“Max Bank had fallen into a regrettable situation,” Sohn said. “The FSA’s inspection showed that the bank no longer lived up to its solvency requirements primarily because of its engagements within real estate.”

 

Sparekassen Sjaelland will take over all private and corporate clients at Max Bank with engagements of less than 5 million kroner ($900,000) a piece, the government said. The remaining commitments will be transferred to a unit of The Financial Stability Company, the state’s winding-down arm, it sai

Yes sadly, there always is a reason. In the meantime, the net resultis that "bailout" funds are becoming depleted, credit ratings are getting even more strained, and eventually even the whole "good bank/bad bank" paradigm which has suddenly taken Europe by storm will fail once the vicious math of continental bail outs hits home, and Europe's last attempt at kicking the can fails, as it will... In a few months.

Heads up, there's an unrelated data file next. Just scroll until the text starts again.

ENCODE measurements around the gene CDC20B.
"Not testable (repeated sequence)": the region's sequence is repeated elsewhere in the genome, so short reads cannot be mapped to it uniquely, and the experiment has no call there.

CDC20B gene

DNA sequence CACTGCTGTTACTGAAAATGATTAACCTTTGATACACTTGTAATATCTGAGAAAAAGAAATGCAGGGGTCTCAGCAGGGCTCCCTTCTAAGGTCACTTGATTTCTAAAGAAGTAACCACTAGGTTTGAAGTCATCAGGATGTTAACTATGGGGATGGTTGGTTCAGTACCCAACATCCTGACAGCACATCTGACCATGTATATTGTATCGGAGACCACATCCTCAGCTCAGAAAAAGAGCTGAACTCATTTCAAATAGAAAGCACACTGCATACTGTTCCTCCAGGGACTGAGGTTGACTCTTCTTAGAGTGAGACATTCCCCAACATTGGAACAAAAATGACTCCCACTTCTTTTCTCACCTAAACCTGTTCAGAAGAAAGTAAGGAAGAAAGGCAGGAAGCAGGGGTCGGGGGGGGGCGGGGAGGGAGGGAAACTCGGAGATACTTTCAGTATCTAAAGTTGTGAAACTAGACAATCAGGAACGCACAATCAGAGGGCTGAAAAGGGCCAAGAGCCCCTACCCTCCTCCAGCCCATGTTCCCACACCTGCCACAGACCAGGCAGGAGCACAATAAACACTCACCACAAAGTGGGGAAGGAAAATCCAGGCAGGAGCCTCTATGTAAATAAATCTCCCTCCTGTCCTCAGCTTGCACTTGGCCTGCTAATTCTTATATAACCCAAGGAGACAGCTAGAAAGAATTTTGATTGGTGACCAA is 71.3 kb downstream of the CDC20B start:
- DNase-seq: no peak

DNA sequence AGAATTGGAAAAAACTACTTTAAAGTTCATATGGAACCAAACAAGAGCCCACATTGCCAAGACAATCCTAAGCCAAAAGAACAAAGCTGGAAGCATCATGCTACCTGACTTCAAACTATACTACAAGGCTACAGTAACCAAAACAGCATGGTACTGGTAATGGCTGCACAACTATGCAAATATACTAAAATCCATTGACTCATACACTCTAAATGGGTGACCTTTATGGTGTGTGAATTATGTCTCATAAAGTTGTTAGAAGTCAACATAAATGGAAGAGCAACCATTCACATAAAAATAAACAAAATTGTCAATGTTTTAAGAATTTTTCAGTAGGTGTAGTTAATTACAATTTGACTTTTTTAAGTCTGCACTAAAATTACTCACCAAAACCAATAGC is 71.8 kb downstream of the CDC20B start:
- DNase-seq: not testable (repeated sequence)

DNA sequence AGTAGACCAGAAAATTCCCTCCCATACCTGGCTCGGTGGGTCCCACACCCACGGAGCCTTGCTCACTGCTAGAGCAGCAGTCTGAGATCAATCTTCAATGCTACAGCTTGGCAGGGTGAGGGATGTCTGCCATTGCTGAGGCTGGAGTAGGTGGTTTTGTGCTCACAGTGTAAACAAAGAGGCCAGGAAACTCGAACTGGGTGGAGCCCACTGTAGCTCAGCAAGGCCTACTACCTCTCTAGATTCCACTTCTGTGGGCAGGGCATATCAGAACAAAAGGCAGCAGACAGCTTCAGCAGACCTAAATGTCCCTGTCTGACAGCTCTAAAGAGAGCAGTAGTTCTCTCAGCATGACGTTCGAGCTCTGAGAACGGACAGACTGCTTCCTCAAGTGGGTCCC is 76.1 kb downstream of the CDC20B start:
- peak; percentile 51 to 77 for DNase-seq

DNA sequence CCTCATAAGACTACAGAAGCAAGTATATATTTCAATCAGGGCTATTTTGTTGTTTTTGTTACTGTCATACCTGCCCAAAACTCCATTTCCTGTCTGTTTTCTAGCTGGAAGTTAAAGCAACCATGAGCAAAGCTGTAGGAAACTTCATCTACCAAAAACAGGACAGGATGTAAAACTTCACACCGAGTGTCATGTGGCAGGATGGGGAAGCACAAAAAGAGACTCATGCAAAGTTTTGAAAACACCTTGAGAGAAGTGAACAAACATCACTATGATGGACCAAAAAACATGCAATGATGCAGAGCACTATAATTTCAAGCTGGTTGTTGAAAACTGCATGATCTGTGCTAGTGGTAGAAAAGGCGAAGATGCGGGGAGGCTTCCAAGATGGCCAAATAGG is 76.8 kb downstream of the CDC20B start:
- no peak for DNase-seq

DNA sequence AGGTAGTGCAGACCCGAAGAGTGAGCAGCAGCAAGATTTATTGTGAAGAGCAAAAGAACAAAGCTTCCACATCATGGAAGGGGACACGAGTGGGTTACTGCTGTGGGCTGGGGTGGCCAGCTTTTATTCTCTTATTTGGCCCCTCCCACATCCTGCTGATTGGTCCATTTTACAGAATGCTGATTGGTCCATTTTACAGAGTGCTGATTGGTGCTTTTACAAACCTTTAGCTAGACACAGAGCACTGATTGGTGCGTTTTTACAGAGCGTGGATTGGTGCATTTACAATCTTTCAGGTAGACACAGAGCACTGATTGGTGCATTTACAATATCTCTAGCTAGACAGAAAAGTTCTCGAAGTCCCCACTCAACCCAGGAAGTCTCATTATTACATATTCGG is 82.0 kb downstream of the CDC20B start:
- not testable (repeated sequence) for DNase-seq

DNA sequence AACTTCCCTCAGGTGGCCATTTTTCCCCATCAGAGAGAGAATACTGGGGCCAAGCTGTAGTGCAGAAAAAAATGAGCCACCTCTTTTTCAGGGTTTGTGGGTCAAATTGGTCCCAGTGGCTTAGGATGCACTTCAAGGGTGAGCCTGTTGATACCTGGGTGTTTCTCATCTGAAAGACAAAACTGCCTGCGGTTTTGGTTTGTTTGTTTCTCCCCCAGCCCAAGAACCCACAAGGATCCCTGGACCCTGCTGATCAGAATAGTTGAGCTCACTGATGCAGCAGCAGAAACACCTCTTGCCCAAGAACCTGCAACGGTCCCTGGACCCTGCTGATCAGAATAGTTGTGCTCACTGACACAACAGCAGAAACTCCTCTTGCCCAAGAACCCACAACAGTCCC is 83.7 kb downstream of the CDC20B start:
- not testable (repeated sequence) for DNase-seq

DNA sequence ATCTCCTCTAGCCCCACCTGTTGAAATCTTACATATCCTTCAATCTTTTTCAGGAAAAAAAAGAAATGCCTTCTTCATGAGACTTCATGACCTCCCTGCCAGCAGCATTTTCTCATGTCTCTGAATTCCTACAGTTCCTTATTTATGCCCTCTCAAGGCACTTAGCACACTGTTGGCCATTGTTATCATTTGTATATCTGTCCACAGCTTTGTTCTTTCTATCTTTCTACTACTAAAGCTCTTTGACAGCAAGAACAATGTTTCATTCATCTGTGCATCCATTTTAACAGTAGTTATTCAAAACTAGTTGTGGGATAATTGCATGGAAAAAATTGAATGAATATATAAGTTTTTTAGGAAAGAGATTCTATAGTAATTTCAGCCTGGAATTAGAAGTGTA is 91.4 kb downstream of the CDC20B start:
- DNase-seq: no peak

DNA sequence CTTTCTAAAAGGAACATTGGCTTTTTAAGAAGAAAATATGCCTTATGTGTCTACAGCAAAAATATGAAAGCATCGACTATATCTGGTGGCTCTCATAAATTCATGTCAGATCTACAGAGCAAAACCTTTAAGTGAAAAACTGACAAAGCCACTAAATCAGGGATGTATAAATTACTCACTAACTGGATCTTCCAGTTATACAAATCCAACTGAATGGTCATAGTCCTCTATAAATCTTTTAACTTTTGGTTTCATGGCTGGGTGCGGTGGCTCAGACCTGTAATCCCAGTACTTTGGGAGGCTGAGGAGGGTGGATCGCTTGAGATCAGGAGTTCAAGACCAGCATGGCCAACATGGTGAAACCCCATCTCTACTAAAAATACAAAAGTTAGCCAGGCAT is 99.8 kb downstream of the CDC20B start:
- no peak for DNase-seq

But for now, it's rally monkey time, the only question is what is the half life of this particular global attempt at sticking one's head in the sand.

 


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Mon, 10/10/2011 - 07:02 | Link to Comment papaswamp
papaswamp's picture

Algos won't notice...Rally and haircuts Bitchez!!!

Mon, 10/10/2011 - 07:10 | Link to Comment GeneMarchbanks
GeneMarchbanks's picture

The market loved the Dexia deal so let's just nationalize it all.

'Proton's woes erupted this summer after it disclosed it was being probed by the central bank on money laundering violations related to transactions by its main shareholder.

 "The activation of the Financial Stability Fund for Proton Bank has nothing to do with its exposure to Greek sovereign bonds but it has to do with its bad loans' portfolio," said a Greek-based bank analyst who declined to be named.'

Even 'openly' criminal lenders are bailed out... nice.

Mon, 10/10/2011 - 08:10 | Link to Comment TheFourthStooge-ing
TheFourthStooge-ing's picture

"The activation of the Financial Stability Fund for Proton Bank has nothing to do with its exposure to Greek sovereign bonds but it has to do with its bad loans' portfolio," said a Greek-based bank analyst who declined to be named.